There is no question that a county may be the victim of a crime.  (People v. Dale (1966) 239 Cal.App.2d 634, 639, 49 Cal.Rptr. 253, cert. den. 386 U.S. 12, 87 S.Ct. 887, 17 L.Ed.2d 704 [theft of money from state agency];  People v. Diamondstein (1919) 42 Cal.App. 490, 491, 183 P. 679 [theft of electric motor from county].)   Several courts have held that the government may not recover its indirect losses, but have said in dictum that the government may be the beneficiary of restitution “if it has incurred actual loss due to the crime, as in the instance of tax evasion or theft of government property․”  (People v. Baker (1974) 39 Cal.App.3d 550, 559, 113 Cal.Rptr. 248 [no reparations for costs of prosecution];  accord, People v. Burnett (1978) 86 Cal.App.3d 320, 322, 150 Cal.Rptr. 126 [no reimbursement for costs of extradition].)

In People v. Narron (1987) 192 Cal.App.3d 724, 237 Cal.Rptr. 693, the court held that Lake County could be the beneficiary of restitution imposed as a condition of probation.  “We first note as a general proposition that restitution is not necessarily limited to persons.   Neither Penal Code section 1203.1 nor section 1203.04 defines the term ‘victim.’   However, the policies of these provisions favor a definition which includes the government where it suffered loss flowing from a defendant's criminal conduct.   Including the government as a potential ‘victim’ accords with the court's discretion to employ probation conditions which ensure ‘that amends ․ be made to society for the breach of the law, ․’ (Pen.Code, § 1203.1.)   Moreover, the concept of restitution embodies not only the notion that people who suffer loss as a result of criminal activity should be compensated for those losses (Cal. Const., art. I, § 28, subd. (b)), but also a perception of the value of restitution as a ‘deterrent to future criminality’ (People v. Lent [1975], supra, 15 Cal.3d [481] at p. 486 [124 Cal.Rptr. 905, 541 P.2d 545] ), and ‘to rehabilitate the criminal.’  (People v. Richards [1976], supra, 17 Cal.3d [614] at p. 620 [131 Cal.Rptr. 537, 552 P.2d 97].)   Both aims are furthered by imposing a restitution condition in appropriate cases whether or not the victim is an individual.   We therefore agree with the dictum that ‘[t]he government may be the beneficiary of [restitution] if it has incurred actual loss due to the crime, as in the instance of tax evasion or theft of government property, ․’ (People v. Baker (1974) 39 Cal.App.3d 550, 559 [113 Cal.Rptr. 248];  People v. Burnett (1978) 86 Cal.App.3d 320, 322 [150 Cal.Rptr. 126].)”  (Footnote omitted.)  (Id., at p. 732, 237 Cal.Rptr. 693.) 6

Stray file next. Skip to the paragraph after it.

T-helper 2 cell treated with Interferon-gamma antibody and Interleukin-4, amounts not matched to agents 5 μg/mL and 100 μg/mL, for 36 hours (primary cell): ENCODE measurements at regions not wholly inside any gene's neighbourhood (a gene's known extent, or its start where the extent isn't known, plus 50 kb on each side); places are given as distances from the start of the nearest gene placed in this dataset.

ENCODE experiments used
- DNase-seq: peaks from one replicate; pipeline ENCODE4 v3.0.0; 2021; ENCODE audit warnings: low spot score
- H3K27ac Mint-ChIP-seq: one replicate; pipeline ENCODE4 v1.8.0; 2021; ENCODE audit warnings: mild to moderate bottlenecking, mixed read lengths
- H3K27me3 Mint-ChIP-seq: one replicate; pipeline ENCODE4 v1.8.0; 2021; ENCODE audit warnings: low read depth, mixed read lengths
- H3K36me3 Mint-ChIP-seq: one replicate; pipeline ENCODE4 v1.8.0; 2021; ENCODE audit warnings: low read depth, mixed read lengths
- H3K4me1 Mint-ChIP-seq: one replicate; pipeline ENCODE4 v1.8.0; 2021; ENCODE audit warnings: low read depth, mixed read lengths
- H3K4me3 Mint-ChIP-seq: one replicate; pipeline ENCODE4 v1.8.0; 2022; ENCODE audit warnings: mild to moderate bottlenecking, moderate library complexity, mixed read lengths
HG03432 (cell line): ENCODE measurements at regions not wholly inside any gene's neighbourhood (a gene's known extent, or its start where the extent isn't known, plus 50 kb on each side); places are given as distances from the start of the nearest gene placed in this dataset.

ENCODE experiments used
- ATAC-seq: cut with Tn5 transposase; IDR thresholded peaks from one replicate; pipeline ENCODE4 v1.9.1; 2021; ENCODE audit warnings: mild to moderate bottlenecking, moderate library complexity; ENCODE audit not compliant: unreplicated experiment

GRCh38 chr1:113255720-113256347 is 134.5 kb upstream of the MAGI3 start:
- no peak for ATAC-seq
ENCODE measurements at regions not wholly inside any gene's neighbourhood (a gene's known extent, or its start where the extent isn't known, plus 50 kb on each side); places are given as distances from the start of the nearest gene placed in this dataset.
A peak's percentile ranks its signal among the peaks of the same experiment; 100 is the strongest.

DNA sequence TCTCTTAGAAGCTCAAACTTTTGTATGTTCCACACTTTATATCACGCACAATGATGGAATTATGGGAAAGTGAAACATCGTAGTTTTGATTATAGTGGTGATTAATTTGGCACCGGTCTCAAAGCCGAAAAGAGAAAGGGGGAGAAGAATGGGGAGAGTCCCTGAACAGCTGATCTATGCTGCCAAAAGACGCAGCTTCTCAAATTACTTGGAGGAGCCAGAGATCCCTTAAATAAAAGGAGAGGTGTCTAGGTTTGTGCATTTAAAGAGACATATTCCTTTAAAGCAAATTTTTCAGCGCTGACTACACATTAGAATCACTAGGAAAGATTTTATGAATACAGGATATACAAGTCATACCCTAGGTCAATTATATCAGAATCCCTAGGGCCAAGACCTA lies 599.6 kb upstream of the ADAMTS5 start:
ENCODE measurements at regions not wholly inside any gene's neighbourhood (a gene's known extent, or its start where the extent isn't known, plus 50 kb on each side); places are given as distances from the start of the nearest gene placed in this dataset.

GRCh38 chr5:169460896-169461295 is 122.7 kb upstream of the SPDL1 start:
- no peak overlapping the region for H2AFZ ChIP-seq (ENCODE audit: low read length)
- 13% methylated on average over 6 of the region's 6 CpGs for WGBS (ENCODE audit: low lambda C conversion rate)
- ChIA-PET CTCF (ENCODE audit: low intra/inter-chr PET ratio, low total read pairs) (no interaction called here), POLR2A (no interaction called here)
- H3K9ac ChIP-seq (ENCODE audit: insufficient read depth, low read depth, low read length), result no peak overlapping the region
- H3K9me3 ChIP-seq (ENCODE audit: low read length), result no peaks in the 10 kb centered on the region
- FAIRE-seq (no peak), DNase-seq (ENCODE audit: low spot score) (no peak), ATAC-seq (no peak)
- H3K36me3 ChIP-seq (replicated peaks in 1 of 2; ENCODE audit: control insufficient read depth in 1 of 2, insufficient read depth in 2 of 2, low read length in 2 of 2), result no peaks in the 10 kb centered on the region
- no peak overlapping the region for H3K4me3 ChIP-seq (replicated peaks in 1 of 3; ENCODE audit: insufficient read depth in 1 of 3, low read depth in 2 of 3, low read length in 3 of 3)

We employ similar reasoning with regard to Government Code section 13967.   That statute authorizes restitution when the defendant is denied probation and the victim has suffered economic loss.7  The statute does not specify whether the government qualifies as a beneficiary of restitution.8  Accordingly, as in Narron, we must examine the purposes of the restitution statute.   We find the purposes of section 13967 to be identical to the purposes of the statutes involved in Narron—to compensate those who suffer loss from criminal acts, to deter future criminality, and to rehabilitate the criminal.   Those purposes are equally served by construing section 13967 to permit the government to be the beneficiary of restitution when it has incurred actual property loss from the crime.

The cases relied on by defendant are not applicable.   In People v. Blankenship (1989) 213 Cal.App.3d 992, 999–1000, 262 Cal.Rptr. 141, and People v. Williams (1989) 207 Cal.App.3d 1520, 1523, 255 Cal.Rptr. 778, the courts held that an insurance company did not qualify as a victim of the crime for purposes of direct restitution because its losses stemmed from its contractual obligations.  People v. Miller (1989) 216 Cal.App.3d 758, 762–763, 265 Cal.Rptr. 77, held that a special county investigative bureau did not qualify as a victim.   Those cases are readily distinguishable from the present case in which Lake County suffered actual economic losses directly resulting from the welfare fraud.

B. Ex Post Facto